51. What are the special immigrant rules for battered immigrants?
Immigrants abused by a spouse or parent (and the children or parents of abused immigrants) may be eligible for benefits even if their immigration status is pending. 106 C.M.R. § 362.220(B)(8).
You may be eligible if you are no longer living with your abuser and you meet one of the following:
- Your spouse or parent is a U.S. citizen or LPR and filed a relative petition (usually called a USCIS Form I-130) to get you LPR status.
- You have a pending or approved self-petition for legal status as a victim of domestic violence. This is called a VAWA petition (“Violence Against Women Act”) or USCIS Form I-360.
- You have an approved or pending application for "cancellation of removal" or suspension of deportation filed as a victim of domestic violence.
- You are the dependent child of a battered immigrant who has filed for one of the above, even if you are not listed on the petition.
Five-year waiting period
If you are a battered immigrant adult, unfortunately the 5-year waiting period that applies to LPRs and humanitarian parolees also applies to you. 106 C.M.R.§ 362.220(B)(8). But this 5-year rule does not apply to your minor children nor to you if you are disabled (and receive a disability-based benefit). 106 C.M.R. § 362.220(B)(8)(e). See Question 50.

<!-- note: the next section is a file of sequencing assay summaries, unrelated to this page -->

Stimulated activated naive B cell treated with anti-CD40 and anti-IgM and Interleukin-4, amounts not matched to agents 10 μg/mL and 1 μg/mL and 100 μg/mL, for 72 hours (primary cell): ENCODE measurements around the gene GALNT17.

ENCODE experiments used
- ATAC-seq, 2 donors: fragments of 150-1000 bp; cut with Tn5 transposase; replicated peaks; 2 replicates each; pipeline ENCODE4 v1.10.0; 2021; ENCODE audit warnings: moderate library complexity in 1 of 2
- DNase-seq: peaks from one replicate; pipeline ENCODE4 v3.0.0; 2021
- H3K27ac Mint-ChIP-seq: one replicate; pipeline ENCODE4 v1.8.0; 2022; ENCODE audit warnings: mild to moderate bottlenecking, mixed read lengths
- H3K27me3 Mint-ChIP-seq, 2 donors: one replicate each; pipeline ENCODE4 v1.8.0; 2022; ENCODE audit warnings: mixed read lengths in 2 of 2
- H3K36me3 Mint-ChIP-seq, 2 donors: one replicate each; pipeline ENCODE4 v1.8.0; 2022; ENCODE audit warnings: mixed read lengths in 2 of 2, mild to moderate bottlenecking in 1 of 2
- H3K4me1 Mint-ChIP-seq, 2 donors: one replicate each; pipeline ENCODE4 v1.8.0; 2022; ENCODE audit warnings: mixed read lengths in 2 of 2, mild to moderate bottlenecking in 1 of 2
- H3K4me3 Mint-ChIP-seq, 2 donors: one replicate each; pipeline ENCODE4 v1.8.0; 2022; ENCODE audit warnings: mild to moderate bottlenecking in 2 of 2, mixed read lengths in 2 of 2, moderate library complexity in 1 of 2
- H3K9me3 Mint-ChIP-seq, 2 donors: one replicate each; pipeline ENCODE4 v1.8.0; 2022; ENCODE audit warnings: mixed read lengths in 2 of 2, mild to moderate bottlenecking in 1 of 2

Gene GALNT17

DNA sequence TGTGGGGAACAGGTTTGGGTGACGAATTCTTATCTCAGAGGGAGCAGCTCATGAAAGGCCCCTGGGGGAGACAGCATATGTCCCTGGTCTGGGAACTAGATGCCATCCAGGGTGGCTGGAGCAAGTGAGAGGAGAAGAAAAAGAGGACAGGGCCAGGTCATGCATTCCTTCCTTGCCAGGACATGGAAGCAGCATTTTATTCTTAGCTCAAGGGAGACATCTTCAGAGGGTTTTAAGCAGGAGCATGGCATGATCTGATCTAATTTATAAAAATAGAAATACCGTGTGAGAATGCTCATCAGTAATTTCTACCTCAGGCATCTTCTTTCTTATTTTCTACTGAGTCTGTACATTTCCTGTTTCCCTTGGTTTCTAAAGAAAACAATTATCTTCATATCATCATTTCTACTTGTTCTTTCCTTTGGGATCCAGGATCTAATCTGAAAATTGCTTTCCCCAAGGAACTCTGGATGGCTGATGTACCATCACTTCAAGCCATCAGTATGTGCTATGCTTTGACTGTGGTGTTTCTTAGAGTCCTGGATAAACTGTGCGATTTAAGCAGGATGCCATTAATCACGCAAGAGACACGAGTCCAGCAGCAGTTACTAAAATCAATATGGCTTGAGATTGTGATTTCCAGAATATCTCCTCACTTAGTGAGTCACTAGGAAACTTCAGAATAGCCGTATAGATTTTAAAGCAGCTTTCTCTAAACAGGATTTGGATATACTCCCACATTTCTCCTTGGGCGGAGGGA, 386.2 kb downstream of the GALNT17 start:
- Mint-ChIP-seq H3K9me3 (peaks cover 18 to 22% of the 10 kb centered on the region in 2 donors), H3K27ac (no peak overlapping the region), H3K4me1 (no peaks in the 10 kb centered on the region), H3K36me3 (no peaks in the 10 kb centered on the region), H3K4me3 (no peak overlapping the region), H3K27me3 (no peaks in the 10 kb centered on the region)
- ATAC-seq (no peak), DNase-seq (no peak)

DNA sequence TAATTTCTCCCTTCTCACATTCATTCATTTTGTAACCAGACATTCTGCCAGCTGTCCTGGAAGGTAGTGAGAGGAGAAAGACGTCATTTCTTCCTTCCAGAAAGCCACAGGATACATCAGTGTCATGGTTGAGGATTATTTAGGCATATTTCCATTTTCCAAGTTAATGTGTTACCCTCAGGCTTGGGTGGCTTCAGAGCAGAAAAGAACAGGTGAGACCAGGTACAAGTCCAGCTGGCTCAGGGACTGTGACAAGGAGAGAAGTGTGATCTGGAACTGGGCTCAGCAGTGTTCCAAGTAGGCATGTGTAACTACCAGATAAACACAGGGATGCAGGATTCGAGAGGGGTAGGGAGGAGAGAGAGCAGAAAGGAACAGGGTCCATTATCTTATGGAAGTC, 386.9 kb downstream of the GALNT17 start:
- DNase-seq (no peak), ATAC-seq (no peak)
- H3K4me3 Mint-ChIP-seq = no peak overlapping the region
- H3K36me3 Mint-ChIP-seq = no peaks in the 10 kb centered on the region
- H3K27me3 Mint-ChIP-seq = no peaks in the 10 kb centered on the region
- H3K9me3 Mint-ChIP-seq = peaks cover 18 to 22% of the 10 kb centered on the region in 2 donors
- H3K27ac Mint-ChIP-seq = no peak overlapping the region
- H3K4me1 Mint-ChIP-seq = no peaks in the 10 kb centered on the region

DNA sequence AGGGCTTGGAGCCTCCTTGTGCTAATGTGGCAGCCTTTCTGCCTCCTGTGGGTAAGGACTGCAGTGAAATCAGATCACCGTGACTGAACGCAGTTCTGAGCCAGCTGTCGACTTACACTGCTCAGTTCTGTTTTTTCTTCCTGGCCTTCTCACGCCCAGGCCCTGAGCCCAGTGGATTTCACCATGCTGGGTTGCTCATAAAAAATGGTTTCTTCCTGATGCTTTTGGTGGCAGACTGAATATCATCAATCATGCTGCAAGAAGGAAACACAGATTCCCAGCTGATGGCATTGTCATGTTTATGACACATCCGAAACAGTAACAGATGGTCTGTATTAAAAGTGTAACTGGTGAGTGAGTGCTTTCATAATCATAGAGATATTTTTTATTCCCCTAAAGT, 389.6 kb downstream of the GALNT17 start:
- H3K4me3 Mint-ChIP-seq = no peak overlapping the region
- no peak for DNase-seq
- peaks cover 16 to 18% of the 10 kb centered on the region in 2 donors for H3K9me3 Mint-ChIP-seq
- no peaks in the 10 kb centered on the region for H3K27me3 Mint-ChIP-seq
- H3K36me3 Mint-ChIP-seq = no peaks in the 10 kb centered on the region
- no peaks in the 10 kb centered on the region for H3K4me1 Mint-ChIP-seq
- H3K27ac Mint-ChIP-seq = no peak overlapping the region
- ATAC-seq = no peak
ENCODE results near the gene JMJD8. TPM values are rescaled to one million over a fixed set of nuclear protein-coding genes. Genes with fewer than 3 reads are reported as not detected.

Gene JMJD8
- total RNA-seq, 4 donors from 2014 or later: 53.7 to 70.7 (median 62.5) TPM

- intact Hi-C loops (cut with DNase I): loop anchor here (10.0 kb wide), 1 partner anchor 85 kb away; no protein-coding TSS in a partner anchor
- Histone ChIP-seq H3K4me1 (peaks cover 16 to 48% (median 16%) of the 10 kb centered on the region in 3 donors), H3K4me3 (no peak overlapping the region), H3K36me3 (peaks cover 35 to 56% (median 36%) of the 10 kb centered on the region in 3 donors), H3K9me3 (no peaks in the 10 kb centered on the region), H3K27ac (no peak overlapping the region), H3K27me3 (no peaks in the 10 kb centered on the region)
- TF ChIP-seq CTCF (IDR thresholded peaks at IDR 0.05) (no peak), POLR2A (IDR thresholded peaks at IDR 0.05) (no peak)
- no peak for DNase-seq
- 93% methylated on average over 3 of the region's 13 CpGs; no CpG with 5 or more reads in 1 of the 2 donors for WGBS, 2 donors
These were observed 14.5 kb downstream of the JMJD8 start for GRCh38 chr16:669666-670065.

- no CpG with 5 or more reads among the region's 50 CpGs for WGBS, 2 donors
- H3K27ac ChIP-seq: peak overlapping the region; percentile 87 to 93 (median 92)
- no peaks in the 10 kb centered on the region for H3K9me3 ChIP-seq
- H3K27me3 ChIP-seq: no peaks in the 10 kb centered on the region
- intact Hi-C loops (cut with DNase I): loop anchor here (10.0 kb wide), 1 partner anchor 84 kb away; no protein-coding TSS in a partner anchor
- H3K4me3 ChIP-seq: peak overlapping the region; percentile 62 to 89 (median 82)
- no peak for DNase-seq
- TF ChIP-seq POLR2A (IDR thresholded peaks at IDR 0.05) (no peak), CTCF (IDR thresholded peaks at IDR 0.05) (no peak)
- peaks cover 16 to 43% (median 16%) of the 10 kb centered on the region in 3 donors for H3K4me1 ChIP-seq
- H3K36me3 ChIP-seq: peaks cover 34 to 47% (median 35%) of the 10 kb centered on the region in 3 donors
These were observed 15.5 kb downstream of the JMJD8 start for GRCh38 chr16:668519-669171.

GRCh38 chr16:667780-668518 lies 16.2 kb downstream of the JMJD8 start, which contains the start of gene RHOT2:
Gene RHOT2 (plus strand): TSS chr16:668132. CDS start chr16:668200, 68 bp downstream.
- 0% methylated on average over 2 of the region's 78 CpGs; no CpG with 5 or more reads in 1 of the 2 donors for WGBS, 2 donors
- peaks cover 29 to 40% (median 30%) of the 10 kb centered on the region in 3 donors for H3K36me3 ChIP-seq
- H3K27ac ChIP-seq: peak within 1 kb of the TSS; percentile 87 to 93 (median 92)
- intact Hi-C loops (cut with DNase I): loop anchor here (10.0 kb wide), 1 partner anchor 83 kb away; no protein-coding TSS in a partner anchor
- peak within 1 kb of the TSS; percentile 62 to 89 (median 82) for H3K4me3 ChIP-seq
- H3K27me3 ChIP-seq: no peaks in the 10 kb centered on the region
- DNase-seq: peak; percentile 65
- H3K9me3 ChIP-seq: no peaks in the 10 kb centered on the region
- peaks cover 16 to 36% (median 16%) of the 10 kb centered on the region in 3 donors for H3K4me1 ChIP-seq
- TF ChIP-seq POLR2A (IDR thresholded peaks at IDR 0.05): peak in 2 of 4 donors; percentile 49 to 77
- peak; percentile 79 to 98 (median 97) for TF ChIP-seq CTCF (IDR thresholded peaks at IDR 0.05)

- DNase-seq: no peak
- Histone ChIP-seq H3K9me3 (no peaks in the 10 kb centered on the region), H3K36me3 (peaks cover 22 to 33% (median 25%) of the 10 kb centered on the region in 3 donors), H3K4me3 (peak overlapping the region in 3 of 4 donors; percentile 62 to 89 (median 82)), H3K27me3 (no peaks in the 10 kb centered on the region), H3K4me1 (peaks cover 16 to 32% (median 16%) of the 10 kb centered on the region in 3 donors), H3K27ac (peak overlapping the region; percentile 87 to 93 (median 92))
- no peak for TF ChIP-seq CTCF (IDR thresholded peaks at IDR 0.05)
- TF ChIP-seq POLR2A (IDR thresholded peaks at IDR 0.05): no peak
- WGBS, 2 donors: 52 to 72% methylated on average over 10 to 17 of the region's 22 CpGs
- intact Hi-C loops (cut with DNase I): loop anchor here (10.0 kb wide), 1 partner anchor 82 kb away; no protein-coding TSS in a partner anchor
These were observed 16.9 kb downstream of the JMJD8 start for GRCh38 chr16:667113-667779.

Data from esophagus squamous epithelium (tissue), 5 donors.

Start date of the five-year waiting period
If you are a battered immigrant with a relative visa petition (Form I-130), the 5-year period starts the date the relative petition was filed (or the date that you entered the U.S. after it was filed if later). If you are a battered immigrant who self-petitioned under VAWA, the start date for the 5-year period is the date that a “prima facie” determination was made by immigration officials for the VAWA petition (Form I-360) and not the date the final VAWA status was granted.
Verifying eligible status
Some battered immigrants may have fled their abuser without documents. If so, DTA should accept a self-declaration from the battered immigrants as proof of filing for legal status while working with the immigrant to verify status. DTA should issue SNAP for up to 6 months if they or the immigrant have asked USCIS for verification of legal status and the request is pending. 106 CMR §362.220(C).
Each DTA office has designated Domestic Violence specialists as well as protocol for handling communication with individuals who self-identify as DV victims. They can also help with verification issues. See Question 32.
Children of battered immigrants
There is no 5-year waiting period for immigrant children who are LPRs, have humanitarian parole status or are dependents of battered immigrants. 106 C.M.R. §362.220(B)(8)(e)(3).
If you filed a self-petition under VAWA, it is possible your minor children may not be listed on the notices from the Department of Homeland Security. Most immigrant children have legal protections under the special rules for battered immigrants and other immigration statuses, a concept known as “derived status.” Contact an immigration specialist if this issue comes up.
DTA Online Guide
See Appendix G for links to the DTA's BEACON 5 Online Guide for this section.